TEGUCIGALPA– Leftist Latin American leaders rallied around ousted Honduran President Manuel Zelaya on Monday and tried to thrash out a response to an army coup that sparked protests in the impoverished nation and drew worldwide condemnation.

Pro-Zelaya demonstrators defied an overnight curfew and held a vigil by the presidential palace in Tegucigalpa, while Venezuela's firebrand President Hugo Chavez led talks with Zelaya and other allies in neighboring Nicaragua.

The coup is the biggest political crisis to hit Central America in years and will test U.S. President Barack Obama as he tries to mend Washington's battered image in Latin America.

The Obama administration called for Zelaya's return to office as legitimate president of Honduras, placing itself in the same camp as a group of leftist governments that are at ideological loggerheads with the United States.

The Organization of American States demanded Zelaya's immediate return, saying no other government would be recognized.

Tension mounted this week when Zelaya, a Chavez ally, angered the Honduran Congress, Supreme Court and army by pushing for a public vote to gauge support for changing the constitution to let presidents seek re-election beyond a single four-year term.

Before he could hold the poll on Sunday, the Honduran military seized Zelaya in his pajamas and flew him to Costa Rica in Central America's first successful army coup since the Cold War.

We cannot allow a return to the past. We will not permit it, thundered Chavez, a champion of Latin American socialism who survived an attempted army coup in 2002 and who has put his troops on alert in case Honduras moved against his embassy.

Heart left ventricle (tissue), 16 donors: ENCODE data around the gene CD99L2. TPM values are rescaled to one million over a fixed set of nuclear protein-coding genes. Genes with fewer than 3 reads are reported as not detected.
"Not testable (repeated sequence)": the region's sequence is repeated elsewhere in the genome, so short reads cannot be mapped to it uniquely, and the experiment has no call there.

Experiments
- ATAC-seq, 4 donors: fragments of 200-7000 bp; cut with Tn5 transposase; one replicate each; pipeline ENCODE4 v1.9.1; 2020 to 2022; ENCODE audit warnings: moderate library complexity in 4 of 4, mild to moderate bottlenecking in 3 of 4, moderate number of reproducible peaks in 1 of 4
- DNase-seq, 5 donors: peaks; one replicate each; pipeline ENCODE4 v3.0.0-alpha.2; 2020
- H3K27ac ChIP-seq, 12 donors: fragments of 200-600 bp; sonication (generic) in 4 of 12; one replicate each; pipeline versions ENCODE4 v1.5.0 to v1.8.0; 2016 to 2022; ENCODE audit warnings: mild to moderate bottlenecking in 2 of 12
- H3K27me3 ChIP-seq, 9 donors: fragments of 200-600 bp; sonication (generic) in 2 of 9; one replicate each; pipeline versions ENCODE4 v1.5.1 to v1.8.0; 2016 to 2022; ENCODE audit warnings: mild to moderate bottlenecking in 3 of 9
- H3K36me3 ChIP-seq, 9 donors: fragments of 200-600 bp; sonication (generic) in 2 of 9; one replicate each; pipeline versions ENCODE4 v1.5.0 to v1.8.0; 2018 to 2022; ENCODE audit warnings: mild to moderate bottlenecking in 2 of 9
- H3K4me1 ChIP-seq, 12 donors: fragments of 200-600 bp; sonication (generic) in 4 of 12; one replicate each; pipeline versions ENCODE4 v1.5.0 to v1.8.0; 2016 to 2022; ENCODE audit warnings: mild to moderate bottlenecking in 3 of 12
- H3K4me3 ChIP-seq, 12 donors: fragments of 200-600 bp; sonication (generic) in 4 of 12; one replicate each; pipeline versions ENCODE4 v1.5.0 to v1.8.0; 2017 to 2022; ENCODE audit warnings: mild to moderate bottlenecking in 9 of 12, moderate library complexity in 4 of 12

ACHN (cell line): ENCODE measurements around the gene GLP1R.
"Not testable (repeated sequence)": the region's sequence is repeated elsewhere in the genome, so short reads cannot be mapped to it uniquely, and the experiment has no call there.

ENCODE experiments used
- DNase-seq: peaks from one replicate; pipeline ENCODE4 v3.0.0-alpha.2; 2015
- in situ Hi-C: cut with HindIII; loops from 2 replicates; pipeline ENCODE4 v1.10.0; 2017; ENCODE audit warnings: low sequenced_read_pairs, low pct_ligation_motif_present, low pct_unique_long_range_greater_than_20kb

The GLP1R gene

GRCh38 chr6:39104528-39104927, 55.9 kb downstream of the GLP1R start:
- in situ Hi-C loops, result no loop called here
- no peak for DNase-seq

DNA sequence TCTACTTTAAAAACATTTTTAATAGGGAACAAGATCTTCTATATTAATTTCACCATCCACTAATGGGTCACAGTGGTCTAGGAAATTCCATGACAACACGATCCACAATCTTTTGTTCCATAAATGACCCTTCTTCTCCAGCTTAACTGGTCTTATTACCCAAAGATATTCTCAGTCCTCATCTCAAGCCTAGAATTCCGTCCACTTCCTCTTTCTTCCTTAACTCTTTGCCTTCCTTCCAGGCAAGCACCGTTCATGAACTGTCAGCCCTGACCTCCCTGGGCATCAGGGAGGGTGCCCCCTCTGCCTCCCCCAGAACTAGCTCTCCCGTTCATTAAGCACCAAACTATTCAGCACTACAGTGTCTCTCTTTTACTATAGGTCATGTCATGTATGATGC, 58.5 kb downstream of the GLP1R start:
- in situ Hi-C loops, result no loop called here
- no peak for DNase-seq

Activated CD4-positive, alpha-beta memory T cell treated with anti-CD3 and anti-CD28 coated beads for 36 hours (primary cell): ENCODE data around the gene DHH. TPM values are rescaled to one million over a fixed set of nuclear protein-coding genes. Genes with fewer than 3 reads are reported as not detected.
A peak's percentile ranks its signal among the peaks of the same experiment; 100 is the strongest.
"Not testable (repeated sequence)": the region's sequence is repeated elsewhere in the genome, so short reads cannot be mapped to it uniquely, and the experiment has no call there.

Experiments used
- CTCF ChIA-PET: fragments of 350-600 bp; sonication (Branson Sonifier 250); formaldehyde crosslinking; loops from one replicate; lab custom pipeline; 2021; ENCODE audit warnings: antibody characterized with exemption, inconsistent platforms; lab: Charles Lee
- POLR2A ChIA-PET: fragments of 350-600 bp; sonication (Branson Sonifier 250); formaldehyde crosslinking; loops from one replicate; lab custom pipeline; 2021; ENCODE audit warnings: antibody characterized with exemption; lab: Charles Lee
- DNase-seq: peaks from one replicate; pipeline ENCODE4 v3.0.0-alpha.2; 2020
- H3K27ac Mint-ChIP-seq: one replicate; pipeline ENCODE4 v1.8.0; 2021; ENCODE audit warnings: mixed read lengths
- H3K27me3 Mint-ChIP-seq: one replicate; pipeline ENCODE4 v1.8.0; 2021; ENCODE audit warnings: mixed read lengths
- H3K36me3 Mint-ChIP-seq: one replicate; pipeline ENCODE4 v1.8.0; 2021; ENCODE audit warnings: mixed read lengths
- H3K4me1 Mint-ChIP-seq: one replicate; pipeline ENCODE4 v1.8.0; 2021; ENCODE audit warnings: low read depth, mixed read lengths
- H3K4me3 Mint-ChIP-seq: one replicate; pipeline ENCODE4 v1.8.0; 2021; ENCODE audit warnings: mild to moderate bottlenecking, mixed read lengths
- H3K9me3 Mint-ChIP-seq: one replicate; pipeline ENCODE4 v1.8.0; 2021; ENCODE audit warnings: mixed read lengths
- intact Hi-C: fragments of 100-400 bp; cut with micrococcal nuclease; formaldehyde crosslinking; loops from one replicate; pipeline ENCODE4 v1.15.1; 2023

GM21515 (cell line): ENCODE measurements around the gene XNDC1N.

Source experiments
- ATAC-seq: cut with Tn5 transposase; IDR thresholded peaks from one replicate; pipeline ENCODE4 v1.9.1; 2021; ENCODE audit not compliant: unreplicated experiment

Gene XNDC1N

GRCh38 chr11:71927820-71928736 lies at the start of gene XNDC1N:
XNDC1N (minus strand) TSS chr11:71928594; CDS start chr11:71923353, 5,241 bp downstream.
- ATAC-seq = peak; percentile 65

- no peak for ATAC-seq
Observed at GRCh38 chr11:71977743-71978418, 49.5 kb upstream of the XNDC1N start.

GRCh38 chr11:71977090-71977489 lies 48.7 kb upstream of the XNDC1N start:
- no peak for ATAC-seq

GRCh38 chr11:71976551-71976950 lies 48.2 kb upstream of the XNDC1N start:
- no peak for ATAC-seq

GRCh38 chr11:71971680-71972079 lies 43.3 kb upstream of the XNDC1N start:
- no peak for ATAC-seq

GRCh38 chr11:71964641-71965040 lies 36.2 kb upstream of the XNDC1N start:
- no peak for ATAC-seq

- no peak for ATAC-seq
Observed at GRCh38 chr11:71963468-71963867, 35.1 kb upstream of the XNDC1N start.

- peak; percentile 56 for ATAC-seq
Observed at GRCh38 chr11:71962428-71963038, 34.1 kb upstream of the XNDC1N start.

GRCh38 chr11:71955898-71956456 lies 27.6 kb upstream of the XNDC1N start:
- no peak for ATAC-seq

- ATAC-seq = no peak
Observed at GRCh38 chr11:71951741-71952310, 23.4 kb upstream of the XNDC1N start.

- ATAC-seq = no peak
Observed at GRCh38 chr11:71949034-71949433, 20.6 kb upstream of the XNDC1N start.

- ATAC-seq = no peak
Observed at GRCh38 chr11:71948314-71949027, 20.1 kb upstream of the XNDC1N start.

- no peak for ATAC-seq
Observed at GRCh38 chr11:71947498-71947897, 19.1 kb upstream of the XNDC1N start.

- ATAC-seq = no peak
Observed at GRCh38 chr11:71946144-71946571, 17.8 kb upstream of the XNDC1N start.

Flanked by Zelaya, Ecuadorean President Rafael Correa and Nicaragua's Daniel Ortega, Chavez denied that he was launching an invasion. We are here to support, respecting the sovereignty of Honduras, he said in Managua.

Bolivia's Evo Morales and OAS Secretary General Jose Miguel Insulza were due to join the group in Managua later on Monday and Washington said it was following the crisis closely.

Honduras was a U.S. ally in the 1980s when Washington helped Central American governments fight Marxist rebels and the United States still keeps some 600 troops at a Honduran base used for humanitarian and disaster relief operations.

Pulled to the left since Zelaya took power in 2006, Honduras was left isolated as the United States, the European Union and a string of other governments backed Zelaya.


In Honduras, a curfew was imposed for Sunday and Monday nights by Roberto Micheletti, who Congress named as interim president within hours of the coup. Micheletti said no foreign leader had the right to threaten Honduras.

Many people in Tegucigalpa cowered at home, scared there would be violence. Shops saw panic-buying and many people drew out cash or shuttered businesses.

A small group of pro-Zelaya protesters had vowed to spend the night in front of the presidential palace, however.

On Sunday shots were fired, apparently into the air, near barricades of chain link fences and downed billboards erected by the protesters to block off the presidential palace. Some demonstrators were masked and wielding sticks.

Troops in full fatigues with automatic weapons lined the inside of the fenced-off presidential palace. Some covered their faces with riot gear shields as protesters taunted them, and a tank sat nearby, its cannon facing the crowd.

Honduras, an impoverished coffee, textile and banana exporter with a population of 7 million, had been politically stable since the end of military rule in the early 1980s.

But Zelaya's close alliance with Chavez, and his efforts to lift presidential term limits, upset the army and the traditionally conservative rich elite.

Tensions peaked this week when Zelaya tried to fire the chief of the armed forces and the Supreme Court overruled him. The same court gave the army the order to oust the president.

Hondurans are divided over the crisis. Pro-Zelaya protesters burned a news stand selling newspapers that backed the coup and said pro-Zelaya television and radio channels had been cut. But recent polls show overall support for Zelaya has dropped to around 30 percent in recent months.

Why did he call for constitutional changes? Because he wants to follow in the footsteps of Chavez, he wants to stay in power. And this hurts the country, it discourages investment, said Walter Aguilera, who supported the coup.

(Additional reporting by Gustavo Palencia in Tegucigalpa and Sean Mattson in Managua; Writing by Catherine Bremer)